Apple presses case for Samsung sales ban in appeals filing
Consumer tech giant appeals to court to reinstate pretrial sales ban on Samsung products.
Apple has called on a US appeals court to reinstate a pretrial sales ban on Samsung products, as the two firms continue to wage war over patents in several countries.
The US Court of Appeals for the Federal Circuit in October overturned a pretrial sales ban ordered by a lower court in California. The order was to stop sales of Samsung's Galaxy Nexus smartphone.
Apple argued this was inappropriate and asked for an "en banc review," which means that a larger panel of judges would reconsider the decision made by the three-judge panel in October.
The fight is over a single patent - one that allows the smartphone to search multiple data storage locations at once. For example, the smartphone could search the device's memory as well as the internet with a single query.
Apple argued the sales ban should be reinstated because it uses the patent in question and competes with Samsung. The three-judge panel had said that consumers did not buy Samsung phones primarily because of the patent, and thus, a sales ban was inappropriate.
It has become increasingly difficult for companies to win sales bans related to patent infringement in recent years. Such sales injunctions have been a key for companies trying to increase their leverage in courtroom patent fights.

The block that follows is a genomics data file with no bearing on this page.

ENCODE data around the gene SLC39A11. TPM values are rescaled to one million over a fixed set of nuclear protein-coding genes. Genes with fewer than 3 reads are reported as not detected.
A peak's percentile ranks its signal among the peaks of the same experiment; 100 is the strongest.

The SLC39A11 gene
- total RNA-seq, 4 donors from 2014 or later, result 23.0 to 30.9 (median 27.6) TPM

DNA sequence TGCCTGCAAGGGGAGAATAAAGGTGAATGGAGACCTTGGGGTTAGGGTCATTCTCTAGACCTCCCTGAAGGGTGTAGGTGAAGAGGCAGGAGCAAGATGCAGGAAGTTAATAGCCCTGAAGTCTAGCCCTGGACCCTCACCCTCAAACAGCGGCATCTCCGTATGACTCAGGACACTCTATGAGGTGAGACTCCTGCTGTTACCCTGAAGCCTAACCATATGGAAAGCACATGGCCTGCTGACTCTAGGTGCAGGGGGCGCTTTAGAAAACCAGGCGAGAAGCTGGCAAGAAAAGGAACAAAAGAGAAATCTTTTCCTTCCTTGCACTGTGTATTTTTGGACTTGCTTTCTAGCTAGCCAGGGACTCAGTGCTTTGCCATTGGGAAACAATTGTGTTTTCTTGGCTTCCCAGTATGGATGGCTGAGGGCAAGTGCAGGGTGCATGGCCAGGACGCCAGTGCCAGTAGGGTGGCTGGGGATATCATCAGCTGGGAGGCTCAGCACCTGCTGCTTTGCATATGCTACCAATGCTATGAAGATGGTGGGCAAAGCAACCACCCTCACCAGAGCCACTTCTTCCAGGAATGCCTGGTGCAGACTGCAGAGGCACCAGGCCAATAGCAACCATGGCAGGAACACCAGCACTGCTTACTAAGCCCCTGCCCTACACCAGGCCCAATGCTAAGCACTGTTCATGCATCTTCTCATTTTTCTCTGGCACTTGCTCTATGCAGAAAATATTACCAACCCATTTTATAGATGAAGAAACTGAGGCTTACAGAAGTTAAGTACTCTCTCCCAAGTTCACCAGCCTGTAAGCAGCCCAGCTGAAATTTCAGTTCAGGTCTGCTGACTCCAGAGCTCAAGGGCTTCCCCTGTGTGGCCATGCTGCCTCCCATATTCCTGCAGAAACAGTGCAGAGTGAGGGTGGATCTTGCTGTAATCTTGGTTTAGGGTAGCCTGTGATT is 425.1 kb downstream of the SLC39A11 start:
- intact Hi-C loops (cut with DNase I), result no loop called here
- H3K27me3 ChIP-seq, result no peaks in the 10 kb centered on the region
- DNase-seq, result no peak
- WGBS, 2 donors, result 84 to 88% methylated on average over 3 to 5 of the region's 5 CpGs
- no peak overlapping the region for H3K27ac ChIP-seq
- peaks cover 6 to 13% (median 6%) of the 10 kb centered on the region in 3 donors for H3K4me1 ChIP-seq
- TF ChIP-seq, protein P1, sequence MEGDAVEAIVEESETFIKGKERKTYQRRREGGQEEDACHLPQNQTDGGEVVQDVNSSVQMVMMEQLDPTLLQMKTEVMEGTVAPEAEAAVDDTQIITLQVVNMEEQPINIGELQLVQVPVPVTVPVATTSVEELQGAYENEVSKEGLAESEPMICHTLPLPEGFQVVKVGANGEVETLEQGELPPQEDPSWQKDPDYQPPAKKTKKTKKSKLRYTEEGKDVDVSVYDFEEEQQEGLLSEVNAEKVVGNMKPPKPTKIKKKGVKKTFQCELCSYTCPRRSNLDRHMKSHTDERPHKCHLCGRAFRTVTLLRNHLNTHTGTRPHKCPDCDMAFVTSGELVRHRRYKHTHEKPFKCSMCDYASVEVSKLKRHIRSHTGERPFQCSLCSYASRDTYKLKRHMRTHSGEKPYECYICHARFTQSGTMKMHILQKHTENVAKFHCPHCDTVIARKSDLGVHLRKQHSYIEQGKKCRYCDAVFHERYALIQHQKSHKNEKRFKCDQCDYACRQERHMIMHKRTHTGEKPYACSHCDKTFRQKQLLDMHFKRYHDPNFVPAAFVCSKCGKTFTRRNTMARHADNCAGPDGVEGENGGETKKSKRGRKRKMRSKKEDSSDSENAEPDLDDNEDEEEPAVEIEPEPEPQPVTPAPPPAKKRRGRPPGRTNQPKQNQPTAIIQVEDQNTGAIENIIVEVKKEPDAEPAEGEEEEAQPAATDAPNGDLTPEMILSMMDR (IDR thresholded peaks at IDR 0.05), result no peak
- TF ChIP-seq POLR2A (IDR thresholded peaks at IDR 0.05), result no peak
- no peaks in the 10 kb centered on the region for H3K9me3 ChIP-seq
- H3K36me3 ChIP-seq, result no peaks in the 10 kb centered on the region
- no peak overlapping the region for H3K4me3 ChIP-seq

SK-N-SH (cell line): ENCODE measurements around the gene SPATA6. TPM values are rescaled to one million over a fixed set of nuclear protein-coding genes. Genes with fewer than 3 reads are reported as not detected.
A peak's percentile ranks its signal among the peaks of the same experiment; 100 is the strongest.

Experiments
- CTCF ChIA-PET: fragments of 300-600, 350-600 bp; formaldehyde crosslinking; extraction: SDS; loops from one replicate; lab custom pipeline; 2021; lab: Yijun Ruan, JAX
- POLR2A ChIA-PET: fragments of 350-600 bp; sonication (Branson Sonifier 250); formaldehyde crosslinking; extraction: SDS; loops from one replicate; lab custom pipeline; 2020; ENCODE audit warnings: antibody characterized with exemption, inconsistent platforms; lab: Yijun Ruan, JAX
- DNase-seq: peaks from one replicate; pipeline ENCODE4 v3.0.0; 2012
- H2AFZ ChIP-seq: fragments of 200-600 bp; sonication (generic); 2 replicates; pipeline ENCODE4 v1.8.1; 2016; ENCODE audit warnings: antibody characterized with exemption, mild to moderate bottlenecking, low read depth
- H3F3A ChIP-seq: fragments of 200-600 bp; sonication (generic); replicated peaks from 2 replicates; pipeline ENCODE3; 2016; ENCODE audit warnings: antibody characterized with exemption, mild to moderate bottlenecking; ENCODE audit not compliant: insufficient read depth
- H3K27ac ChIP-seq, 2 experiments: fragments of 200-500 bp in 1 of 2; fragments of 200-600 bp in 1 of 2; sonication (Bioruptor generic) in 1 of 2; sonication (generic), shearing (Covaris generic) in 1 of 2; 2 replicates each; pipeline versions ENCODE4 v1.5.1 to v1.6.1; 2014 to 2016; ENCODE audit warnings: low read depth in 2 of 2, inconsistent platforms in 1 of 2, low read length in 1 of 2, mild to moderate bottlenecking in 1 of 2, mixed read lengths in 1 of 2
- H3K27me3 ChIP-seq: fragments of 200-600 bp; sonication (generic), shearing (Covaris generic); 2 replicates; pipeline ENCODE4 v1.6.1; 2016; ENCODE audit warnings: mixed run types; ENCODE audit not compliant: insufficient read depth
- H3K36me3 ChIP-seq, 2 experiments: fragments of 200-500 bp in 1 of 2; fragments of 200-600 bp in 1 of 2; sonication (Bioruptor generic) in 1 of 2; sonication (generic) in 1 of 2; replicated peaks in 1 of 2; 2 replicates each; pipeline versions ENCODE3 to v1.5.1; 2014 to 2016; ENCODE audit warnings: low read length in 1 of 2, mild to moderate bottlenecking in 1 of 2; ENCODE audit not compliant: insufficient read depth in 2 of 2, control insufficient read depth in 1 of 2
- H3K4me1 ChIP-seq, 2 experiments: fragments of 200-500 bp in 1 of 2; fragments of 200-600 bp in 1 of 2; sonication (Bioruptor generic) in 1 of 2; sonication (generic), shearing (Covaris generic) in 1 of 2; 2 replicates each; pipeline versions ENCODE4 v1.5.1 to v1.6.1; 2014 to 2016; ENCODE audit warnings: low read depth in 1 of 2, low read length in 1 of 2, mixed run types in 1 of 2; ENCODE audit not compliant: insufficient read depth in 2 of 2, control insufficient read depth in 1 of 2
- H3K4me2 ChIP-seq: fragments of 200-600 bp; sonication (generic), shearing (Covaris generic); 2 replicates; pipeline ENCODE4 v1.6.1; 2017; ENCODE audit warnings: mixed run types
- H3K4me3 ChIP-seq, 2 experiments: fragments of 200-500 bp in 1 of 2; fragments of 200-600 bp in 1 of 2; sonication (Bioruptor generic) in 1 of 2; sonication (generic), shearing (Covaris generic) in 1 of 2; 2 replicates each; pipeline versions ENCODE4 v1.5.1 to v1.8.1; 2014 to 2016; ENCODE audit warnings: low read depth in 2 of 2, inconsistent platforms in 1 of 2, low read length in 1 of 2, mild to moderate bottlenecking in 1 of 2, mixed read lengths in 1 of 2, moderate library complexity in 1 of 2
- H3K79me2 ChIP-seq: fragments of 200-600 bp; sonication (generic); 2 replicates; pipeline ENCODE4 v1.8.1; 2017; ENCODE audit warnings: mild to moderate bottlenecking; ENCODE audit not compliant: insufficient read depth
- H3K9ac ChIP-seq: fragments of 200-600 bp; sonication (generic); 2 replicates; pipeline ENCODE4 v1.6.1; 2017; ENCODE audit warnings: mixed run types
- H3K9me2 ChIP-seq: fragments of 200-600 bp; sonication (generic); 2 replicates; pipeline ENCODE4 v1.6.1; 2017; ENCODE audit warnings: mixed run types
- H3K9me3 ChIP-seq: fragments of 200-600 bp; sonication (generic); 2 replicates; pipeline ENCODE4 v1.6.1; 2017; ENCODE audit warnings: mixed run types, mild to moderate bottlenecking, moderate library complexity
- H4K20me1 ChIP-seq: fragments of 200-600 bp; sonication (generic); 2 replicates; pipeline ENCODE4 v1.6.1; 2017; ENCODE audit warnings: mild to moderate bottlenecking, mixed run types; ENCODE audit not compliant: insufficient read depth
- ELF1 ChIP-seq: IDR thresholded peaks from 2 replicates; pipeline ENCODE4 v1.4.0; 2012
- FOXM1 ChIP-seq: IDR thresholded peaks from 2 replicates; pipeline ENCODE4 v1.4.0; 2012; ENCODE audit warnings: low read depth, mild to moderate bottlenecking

Apple, in a different patent lawsuit, scored a sweeping legal victory over Samsung in August when a US jury found Samsung had copied critical features of the hugely popular iPhone and iPad and awarded Apple $1.05 billion in damages.
The Nexus phone was not included in that trial, but is part of a tandem case Apple filed against Samsung earlier this year.
Earlier this week, US District Judge Lucy Koh rejected Apple's request for a permanent sales ban against 26 mostly older Samsung phones, though any injunction could potentially have been extended to Samsung's newer Galaxy products. Koh cited the Federal Circuit's Nexus ruling as binding legal precedent in her order.
In a separate court filing on Thursday, Apple said it intended to appeal Koh's ruling.
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